Inside the AVM Factory and Products

Solid-state power amplifiers,
Solid-state preamplifiers,
Integrated amplifiers,
Disc players,
Digital-to-analog converters
Inside the AVM Factory and Products

Photos by Jonathan Valin.

After last year’s Munich High End show Jonathan Valin, Julie Mullins, and I visited the headquarters of AVM in Malsch, Germany, a few hours by car from Munich (well, it was a couple of hours at 170kph on the Autobahn). AVM may be a relatively new name to North American audiophiles but the company has had a large presence in Europe since its founding in 1986, first within Germany then in Austria and Switzerland, and beyond. Started by two engineers, Robert Winiarski and Gunther Mania, AVM found early success with its M1 mono amp (more than 10,000 pairs were sold in Germany alone). The two founders sold the company to Udo Besser (formerly the GM and co-owner at Burmester) in 2010 and are now semi-retired; they work on new designs and enjoy servicing the many legacy products in the field.

Since the change in ownership and concomitant infusion of capital, AVM has expanded its product offerings as well as its distribution. AVM began exporting to Asia and North America in 2010. The company’s goal is to bring high-end performance, modern functionality, and German engineering to relatively affordable components. Today’s AVM line encompasses a whopping 27 products, divided into the entry-level Inspiration, the mid-level Evolution, and the top-end Ovation series. To provide such a wide product range while keeping costs down, many of the amplifier and preamplifier sub-systems are built on interchangeable modules designed for more than one product. The gorgeous chassis, all made from aluminum at a machine shop in nearby Baden-Baden, also share some parts including front panels (with small variations among products). It’s a clever way to deliver higher value to customers.

Touring the factory, which employs 18 people, we saw AVM’s philosophy at work. The products are built by German craftspeople and undergo thorough testing at many stages of production. The top Ovation models are gorgeous inside and out, with black circuit boards made from a proprietary material, knobs that rotate on ball bearings for a solid feel and longevity, and the option of an all-chrome case.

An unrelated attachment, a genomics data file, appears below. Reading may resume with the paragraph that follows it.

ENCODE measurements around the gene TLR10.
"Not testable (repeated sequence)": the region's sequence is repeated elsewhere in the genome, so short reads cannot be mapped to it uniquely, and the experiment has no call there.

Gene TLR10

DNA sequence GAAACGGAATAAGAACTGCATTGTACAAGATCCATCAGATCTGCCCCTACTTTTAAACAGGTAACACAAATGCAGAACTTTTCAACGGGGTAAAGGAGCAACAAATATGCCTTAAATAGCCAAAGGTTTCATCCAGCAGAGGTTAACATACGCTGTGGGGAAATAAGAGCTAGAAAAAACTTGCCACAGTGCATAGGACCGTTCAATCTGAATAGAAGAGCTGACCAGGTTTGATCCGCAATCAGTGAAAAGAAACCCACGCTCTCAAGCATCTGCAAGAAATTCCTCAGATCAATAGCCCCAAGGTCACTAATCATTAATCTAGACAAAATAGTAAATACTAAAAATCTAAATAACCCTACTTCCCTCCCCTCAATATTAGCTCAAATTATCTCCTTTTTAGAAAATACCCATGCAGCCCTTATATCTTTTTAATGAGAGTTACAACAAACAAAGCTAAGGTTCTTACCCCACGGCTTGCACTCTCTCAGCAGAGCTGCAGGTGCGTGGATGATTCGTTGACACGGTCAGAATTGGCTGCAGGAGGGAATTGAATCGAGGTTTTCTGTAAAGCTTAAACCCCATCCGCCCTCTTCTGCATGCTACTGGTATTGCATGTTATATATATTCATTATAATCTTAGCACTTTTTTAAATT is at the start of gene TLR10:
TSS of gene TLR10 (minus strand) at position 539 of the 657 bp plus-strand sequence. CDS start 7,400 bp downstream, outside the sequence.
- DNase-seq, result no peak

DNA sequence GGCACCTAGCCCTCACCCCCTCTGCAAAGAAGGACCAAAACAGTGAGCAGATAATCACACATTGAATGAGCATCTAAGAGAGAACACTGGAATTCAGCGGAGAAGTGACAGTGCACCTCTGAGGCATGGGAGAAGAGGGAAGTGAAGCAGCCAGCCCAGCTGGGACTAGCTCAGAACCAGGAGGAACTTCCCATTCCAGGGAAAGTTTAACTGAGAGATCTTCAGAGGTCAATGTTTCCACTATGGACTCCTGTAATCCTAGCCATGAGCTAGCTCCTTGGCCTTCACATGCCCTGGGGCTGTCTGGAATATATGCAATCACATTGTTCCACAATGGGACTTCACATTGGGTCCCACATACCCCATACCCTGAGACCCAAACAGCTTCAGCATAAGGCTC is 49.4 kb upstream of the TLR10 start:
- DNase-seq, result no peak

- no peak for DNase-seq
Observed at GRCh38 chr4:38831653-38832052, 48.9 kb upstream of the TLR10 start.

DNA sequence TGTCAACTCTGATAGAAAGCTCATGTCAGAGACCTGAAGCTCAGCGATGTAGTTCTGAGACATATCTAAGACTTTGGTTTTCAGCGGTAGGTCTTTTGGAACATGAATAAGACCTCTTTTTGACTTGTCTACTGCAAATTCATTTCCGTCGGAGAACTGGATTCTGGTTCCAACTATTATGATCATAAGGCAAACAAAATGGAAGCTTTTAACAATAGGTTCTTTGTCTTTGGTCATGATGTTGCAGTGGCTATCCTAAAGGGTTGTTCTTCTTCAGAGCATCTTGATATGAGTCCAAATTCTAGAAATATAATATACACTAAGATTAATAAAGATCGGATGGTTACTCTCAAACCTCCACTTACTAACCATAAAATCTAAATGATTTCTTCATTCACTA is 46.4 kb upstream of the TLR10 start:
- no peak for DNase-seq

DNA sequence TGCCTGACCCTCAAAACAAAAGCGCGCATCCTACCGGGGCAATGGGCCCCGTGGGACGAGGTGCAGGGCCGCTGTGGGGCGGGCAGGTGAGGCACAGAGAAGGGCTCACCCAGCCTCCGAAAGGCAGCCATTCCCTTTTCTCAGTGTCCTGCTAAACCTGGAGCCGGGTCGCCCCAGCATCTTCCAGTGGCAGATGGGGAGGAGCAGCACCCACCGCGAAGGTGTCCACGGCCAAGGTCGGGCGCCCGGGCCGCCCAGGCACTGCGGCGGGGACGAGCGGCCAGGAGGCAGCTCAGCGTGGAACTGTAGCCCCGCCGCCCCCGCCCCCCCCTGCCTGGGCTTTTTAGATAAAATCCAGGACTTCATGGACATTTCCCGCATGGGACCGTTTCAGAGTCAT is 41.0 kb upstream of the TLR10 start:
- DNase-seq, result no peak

Many of AVM’s products offer advanced digital features including streaming DACs, wired or wireless network connection, UPnP, Internet Radio, DLNA-compatibility, and integral Tidal and Qobuz in a custom music-management app. AVM offers free software updates to older products to keep them up-to-date.

Although they incorporate the latest cutting-edge features, many AVM products can be had with the choice of a tube or solid-state output stage. The company has a soft spot for tubes—even going so far as to develop a valve of its own called the AVM 803T (an 803 double triode with a very long anode)—and has developed sophisticated circuitry for optimizing valve performance, including the ability to continuously compensate for tube aging.

Another interesting feature: If you own, for example, a PA 8.2 preamplifier ($9990) with a solid-state output stage and decide to switch to a tube output (a $2500 option), the PA 8.2’s software automatically recognizes the tube stage and changes the start-up sequence so that the tube is brought up to temperature before the muting relay closes and you listen to music.

Having made its reputation with the M1 mono amplifier mentioned earlier, AVM has created a newly updated version of the M1 that’s built with modern parts and based on the circuit topology of the top-of-the-line Ovation 8.2. The new amp, called the Classic 30—in honor of the company’s 30th anniversary—outputs 220W, has a 200kHz bandwidth, and will sell for just $4000 per pair. AVM also plans to produce a full series of affordable products, called the 30 Series.